For the last couple of months we have been travelling the country by truck towing our little travel trailer and working on the road. We've always wanted to see more of the country and doing us gave us probably the best possible way to do so!
Before setting off I started to really research our options for how to have internet on the go. We both have meetings we do online, I need to often download libraries and packages and things for development and SSH into things - so reliable internet was a must.
Most people who do something similar to this always repeat the same recommendation: no matter what you choose make sure to have more than one option. So that's what I did. Anyway without further ado here is what our mobile internet setup looked like for the last couple months:
Our Internet Options
T-Mobile Home Internet
Setup Cost: $0
Monthly Cost: $30-$50
This plan from T-Mobile costs us $30 a month on promo and with it T-Mobile gives you a little internet gateway box and unlimited data over 5G network. This is a very attractive plan for mobile internet even if it has a few minor gotchas:
- It has to be available to your address. Some people are able to get around this by either just going into a store and picking it up or getting it shipped to someone who does have the service
- The box itself is rented, so you gotta be careful not to break it as you will have to return it if you ever cancel
- You can't move the SIM card to whatever you want, it's bound to the IMEI of the box so no other modems
- There are no external antenna ports
The last point, the lack of external antenna ports, is not as big of an issue as there are a bunch of guides online on how to open the box up and attach a set of 4 pigtail SMA connectors - which is exactly what I did.
This process is easily reversed should you need to return the box as long as you aren't some heavy handed monster that just rips everything open.
Starlink Space Internet
Setup Cost: $650 for Dish + $25 for ethernet adapter
Monthly Cost: $125/month base + $25/month for Roam
Our primary backup option was Starlink. This was a pretty fun setup to play with because who the hell doesn't enjoy some sci-fi space internet??
Normally Starlink is geofenced in the area where you register your service, so you can't drive around using the dish around the country. However, Starlink DOES offer a "Roam" option for an additional (25$ at time of writing) that lets you move your dish outside it's geofenced zone only with deprioritized data.
For this setup I did have to order, for an additional $25, an ethernet adapter to hook the dish/router combo into my router for proper fail-over and balancing. It appears older dishes came with ethernet built in but seems the newer one's only include WiFi via their weirdly shaped little WiFi box.
This whole setup is pretty cool but, as with anything, there are some downsides:
- The WiFi router it comes with is sort of annoying when you plan to just want to wire via ethernet into your own router. You can set it up to bypass but still would rather not have it.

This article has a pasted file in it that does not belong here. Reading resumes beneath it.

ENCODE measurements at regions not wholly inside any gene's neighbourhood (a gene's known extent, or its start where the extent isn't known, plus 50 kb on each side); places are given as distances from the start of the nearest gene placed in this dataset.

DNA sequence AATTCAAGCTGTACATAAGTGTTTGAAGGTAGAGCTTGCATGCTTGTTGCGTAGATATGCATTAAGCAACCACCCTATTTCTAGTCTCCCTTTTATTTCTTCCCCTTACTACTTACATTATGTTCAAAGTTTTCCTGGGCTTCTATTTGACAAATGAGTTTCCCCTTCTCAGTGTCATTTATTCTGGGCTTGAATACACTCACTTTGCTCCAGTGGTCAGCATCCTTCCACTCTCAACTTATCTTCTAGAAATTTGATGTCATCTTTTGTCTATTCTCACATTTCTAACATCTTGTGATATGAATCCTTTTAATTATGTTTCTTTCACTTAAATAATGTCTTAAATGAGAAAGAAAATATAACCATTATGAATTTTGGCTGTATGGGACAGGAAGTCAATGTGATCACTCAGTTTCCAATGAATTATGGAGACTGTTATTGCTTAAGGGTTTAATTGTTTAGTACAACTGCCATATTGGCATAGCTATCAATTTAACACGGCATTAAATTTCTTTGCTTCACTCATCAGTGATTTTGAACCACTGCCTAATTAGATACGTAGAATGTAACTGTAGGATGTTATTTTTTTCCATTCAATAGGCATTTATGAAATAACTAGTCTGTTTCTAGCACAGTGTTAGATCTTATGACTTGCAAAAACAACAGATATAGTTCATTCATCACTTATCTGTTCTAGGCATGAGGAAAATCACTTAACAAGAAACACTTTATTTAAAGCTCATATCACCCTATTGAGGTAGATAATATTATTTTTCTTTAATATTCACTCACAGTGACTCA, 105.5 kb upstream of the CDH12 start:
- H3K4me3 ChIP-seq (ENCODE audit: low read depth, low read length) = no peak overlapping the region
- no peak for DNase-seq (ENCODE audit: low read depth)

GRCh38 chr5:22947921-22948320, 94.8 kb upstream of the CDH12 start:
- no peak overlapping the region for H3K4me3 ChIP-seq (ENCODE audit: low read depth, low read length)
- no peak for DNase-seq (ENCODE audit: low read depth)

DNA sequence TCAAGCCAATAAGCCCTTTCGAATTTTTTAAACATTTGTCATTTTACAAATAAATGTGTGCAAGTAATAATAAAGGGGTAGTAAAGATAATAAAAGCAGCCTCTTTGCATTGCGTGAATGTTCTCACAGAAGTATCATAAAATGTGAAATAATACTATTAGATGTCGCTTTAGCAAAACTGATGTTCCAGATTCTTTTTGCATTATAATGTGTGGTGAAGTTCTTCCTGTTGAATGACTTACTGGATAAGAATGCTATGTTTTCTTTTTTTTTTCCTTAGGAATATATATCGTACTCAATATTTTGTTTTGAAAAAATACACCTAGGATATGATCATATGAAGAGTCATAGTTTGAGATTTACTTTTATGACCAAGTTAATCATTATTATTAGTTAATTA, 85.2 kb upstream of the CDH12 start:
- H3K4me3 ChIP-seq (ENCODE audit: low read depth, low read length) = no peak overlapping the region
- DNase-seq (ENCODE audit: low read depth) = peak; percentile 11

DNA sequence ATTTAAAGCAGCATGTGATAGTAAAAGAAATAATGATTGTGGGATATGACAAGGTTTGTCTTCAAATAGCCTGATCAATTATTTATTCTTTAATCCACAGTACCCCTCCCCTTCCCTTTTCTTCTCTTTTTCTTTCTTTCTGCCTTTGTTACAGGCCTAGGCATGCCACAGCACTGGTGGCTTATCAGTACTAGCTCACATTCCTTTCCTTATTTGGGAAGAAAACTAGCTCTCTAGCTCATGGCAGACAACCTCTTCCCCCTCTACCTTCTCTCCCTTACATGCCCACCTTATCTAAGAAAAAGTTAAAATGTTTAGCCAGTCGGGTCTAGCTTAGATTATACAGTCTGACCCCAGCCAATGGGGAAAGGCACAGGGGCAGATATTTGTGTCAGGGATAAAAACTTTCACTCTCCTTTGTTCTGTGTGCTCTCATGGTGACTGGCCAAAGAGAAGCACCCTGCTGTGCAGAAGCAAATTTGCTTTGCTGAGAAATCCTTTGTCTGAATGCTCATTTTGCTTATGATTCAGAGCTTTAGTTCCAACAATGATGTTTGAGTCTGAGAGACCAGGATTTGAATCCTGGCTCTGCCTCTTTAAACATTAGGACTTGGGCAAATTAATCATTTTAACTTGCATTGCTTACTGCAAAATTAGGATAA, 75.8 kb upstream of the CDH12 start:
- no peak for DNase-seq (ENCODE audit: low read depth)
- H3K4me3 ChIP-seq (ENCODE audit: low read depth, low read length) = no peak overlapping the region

- It runs only on AC power so that means you have to have some form of AC power (inverter, generator, shore power) to even use it. Someone posted how to wire it for DC POE but I didn't have time to try this before we headed off so it's on my list for when we get home.
- If you have a lot of tree cover where you are at, it's borderline useless.
Campground Provided WiFi
Most RV campgrounds provide some level of WiFi but you should absolutely never rely on this. Of the 30 or so RV campground's we've ever stayed at, I would say maybe 3 of them have provided any level of service that is good enough to work off of.
So now the interesting part, our actual internet setup.
The core of it was our main router, which was a basic Netgear Nighthawk AC7000 flashed with Fresh Tomato firmware. I didn't really configure much with this outside of setting up an additional WAN and a basic wireguard config back to our house which I honestly never even used.
From there when we would arrive at a campground, I would setup the Starlink Dishy and my external Pepwave 5G MIMI antenna on a pole that was attached to the ladder on the back of our trailer, hooked everything up (4 SMA connectors and the Dishy USB) and powered everything up.
Our router was mounted in the back in a little cubby hole:
Next to it was our T-Mobile home internet and Starlink router
And here's the fully setup antenna/dish pole:
So after nearly nine weeks of being on the road how did these setups fair?
The T-Mobile Home Internet worked great everywhere that we had T-Mobile service which, honestly, was pretty much everywhere we stayed in an actual RV park. In fact according to my very rough monitoring we automatically failed over from T-Mobile to Starlink a total of one time for about 8 hours while we were sleeping in the middle of the night.
Starlink worked good for the two times we were in a spot where we had no T-Mobile coverage. I will say that meetings/calls over Zoom and Teams were not the best during this period and honestly I would not use it as a primary if that is what you need it for. It's good but not perfect.
In the end I needed both of these to get by but ultimately lived 90% of our time just off the T-Mobile and I honestly can't recommend that enough if you need internet on the go.